Books

# Mathematics in *The Simpsons*

11.4.13

*The Simpsons and Their Mathematical Secrets,* [3]
by the British scientist and journalist Simon Singh, illuminates some
little-known facets of the popular, long-running TV show. It turns out that
several of the writers for *The Simpsons*
and its spinoff series, *Futurama*, are
genuine math and science nerds who have been able to exercise their
intellectual muscles while writing some of the funniest comedy on television. In
an appearance sponsored by the Office for the Arts, Singh came to the Harvard
campus on November 4 to give an evening talk on
his book at the Science Center. [4]

In his introductory “Chapter 0,”
Singh cites the academic degrees of “five of the nerdiest writers,” a list that
includes J. Stewart Burns ’92 (mathematics A.B., plus M.S. in math from
Berkeley); David S. Cohen ’88 (physics A.B., plus M.S. in computer science
from Berkeley); Al Jean ’81 (mathematics A.B.); Ken Keeler ’83, Ph.D. ’90 (both
degrees in applied mathematics); and Jeff Westbrook ’83 (physics A.B., plus Ph.D.
in computer science from Princeton). In addition, Michael Reiss ’81, who was
one of the original *Simpsons* writers
along with his friend and fellow Lampoon member Jean, had a flair for
mathematical puzzles as a boy and made the Connecticut state math team, though he opted for an English concentration at Harvard.

Singh, who earned a doctorate in
physics at Emmanuel College, Cambridge, was already a devoted *Simpsons* fan when, in 2004, he noticed a
school blackboard in one scene on the show that depicted some familiar-looking
equations. Specifically, in an episode written by Cohen, “The Wizard of
Evergreen Terrace,” he noticed a “very clever, near-miss solution” to Fermat’s
last theorem; this jumped out at Singh, one of whose books is *Fermat’s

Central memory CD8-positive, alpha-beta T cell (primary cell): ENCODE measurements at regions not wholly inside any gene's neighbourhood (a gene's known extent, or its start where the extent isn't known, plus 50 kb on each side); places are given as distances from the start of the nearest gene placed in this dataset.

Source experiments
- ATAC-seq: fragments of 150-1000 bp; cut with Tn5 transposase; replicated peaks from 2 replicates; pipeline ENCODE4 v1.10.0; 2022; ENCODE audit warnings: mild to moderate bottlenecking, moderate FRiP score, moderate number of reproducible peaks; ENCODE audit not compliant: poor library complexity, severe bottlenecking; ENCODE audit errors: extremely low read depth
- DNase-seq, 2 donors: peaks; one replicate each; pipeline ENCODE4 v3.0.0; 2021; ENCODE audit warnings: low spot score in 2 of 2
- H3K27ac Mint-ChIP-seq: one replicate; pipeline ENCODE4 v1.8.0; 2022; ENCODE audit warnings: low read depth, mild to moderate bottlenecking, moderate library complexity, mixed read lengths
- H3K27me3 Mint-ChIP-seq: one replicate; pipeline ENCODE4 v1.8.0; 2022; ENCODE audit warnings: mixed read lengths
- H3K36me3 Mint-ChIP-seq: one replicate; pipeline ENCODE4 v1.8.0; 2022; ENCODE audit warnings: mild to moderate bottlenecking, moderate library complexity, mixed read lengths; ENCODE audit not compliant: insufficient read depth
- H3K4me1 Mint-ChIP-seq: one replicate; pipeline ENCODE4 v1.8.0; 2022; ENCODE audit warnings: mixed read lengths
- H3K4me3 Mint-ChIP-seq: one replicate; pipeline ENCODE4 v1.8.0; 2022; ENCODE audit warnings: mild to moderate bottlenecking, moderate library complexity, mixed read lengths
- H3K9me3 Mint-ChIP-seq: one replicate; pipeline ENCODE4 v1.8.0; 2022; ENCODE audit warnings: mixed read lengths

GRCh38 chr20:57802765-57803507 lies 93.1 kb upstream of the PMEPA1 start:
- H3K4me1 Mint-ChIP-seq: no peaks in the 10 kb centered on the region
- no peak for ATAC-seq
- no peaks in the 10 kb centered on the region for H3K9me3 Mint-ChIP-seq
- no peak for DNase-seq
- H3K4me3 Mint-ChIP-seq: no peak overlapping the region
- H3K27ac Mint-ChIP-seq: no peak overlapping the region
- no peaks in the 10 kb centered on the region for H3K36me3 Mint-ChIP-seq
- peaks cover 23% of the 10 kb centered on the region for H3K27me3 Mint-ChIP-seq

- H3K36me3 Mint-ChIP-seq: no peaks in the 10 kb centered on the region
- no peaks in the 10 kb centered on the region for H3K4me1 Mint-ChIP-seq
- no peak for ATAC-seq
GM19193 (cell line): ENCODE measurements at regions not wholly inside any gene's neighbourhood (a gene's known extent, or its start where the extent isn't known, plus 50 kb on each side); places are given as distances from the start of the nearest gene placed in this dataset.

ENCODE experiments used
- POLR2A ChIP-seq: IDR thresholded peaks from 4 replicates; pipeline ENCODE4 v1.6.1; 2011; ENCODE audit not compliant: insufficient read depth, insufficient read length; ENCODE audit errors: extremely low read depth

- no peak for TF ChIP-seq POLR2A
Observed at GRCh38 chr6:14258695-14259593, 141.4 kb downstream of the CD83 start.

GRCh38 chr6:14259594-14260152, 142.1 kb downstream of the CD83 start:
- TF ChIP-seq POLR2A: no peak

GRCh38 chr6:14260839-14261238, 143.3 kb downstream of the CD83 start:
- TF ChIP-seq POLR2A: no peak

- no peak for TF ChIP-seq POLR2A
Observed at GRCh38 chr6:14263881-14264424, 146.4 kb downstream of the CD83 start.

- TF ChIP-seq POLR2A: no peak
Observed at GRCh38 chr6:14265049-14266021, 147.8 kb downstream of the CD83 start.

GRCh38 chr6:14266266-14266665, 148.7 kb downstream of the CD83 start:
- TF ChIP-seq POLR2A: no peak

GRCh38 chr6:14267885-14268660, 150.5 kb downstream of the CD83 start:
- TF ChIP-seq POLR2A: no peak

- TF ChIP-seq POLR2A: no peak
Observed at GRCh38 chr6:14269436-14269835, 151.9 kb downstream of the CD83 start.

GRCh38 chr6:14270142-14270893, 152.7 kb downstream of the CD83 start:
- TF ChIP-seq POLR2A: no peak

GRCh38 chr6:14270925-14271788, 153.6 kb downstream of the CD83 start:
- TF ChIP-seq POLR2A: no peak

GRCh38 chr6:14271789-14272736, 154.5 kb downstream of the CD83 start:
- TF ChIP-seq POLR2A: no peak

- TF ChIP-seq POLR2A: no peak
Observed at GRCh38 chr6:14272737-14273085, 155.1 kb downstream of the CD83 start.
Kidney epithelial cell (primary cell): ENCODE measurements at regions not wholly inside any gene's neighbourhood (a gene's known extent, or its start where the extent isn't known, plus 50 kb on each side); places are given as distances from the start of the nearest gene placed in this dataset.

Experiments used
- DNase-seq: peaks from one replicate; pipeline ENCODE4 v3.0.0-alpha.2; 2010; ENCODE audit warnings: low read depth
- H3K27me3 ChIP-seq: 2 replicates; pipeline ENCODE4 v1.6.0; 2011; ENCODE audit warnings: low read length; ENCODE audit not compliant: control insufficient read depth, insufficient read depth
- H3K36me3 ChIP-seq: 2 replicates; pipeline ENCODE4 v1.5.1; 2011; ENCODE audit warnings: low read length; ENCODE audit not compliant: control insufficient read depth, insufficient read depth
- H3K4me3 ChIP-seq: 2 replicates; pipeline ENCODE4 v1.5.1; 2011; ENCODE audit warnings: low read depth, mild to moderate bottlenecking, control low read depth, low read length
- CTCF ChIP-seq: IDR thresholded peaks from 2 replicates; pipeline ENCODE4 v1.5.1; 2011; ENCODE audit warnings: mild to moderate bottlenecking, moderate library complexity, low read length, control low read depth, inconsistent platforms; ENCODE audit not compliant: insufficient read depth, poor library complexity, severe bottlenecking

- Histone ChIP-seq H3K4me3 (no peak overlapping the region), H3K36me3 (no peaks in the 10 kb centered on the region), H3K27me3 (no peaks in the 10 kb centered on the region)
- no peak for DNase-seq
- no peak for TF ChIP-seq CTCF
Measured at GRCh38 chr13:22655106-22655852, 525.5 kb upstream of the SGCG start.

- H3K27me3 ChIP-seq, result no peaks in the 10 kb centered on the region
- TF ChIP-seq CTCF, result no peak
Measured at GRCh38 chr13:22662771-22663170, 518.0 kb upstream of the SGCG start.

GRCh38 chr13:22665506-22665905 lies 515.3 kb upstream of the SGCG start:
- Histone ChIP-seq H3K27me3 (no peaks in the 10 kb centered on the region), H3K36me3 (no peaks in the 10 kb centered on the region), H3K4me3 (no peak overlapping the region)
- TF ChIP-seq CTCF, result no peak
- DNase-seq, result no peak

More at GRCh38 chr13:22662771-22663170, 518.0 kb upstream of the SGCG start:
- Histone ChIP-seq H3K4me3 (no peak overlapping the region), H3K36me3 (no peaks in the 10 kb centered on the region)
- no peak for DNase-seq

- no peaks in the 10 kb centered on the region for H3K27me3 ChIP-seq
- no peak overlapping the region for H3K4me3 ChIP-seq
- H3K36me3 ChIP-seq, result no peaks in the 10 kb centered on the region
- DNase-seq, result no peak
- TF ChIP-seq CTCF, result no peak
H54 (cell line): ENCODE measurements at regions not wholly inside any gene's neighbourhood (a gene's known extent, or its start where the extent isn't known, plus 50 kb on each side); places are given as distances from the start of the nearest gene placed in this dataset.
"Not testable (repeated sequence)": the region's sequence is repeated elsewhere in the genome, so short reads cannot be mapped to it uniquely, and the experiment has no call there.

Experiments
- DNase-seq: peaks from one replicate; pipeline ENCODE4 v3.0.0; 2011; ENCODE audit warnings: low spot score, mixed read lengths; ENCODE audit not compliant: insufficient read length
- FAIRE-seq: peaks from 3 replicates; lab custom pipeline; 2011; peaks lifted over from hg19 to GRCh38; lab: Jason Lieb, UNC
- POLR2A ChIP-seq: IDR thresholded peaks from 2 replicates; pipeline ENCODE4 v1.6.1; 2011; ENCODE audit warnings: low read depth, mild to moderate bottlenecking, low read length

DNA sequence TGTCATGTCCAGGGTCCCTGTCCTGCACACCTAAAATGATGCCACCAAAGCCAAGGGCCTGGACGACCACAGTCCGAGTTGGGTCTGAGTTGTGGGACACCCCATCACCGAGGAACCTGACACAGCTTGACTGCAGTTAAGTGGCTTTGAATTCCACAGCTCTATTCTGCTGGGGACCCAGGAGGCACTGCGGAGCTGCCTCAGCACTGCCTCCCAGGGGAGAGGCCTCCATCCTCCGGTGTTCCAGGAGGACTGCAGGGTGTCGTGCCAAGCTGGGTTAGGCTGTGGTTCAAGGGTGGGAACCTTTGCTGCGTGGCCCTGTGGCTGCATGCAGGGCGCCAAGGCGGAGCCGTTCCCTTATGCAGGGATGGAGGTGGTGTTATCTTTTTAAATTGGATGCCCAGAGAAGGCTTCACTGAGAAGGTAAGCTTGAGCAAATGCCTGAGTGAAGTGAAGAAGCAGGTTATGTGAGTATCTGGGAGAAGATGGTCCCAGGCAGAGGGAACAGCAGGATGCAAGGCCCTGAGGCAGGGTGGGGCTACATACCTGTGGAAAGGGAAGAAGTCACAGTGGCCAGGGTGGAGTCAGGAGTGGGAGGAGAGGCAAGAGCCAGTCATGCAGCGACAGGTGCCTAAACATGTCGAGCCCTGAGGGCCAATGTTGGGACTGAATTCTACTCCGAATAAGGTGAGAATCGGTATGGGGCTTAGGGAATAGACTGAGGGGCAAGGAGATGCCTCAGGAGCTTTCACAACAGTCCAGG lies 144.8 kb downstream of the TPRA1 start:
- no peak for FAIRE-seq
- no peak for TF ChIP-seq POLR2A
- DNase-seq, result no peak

Enigma.* Furthermore, a mathematical formula at the top of the blackboard
was a mathematical prediction of the Higgs boson—again, Singh, a particle
physicist who had worked at CERN, instantly recognized its provenance. He began
logging such occurrences on *The Simpsons *and
*Futurama*. (Writers have often migrated
back and forth between the two staffs.) “They are really sophisticated ideas,”
he explains. “But generally they appear in the background, as ‘freeze-frame’
gags. They don't let these things get in the way of the comedy.”

The vast majority of viewers, of course, are oblivious to these mathematical and scientific allusions—or will be, at
least, until they read Singh’s book. For most, the embedded references might be
“surprising, even shocking,” he says, “but the math is *real.* Yes, you could talk about the sociology or philosophy of *The Simpsons.* But you could apply that
kind of analysis to *Dallas* or *any* TV show—you can’t do a book on the
mathematics of *Modern Family*.”

One story illustrates the depth of
the scientific backdrop involved. Cohen had written a paper on “pancake numbers”
for a journal while he was a graduate student at Berkeley; it took a couple of
years to work its way into print, and by the time it was published, he had been writing for *The
Simpsons* for some time. When the research article finally appeared, Cohen
brought a stack of reprints to work. “Hey, I’ve got an article in *Discrete Applied Mathematics,*” he
announced, in Singh’s telling. Everyone was quite impressed, except Ken
Keeler, who said, “Oh, yeah, I had a paper in that journal a couple of months
ago.”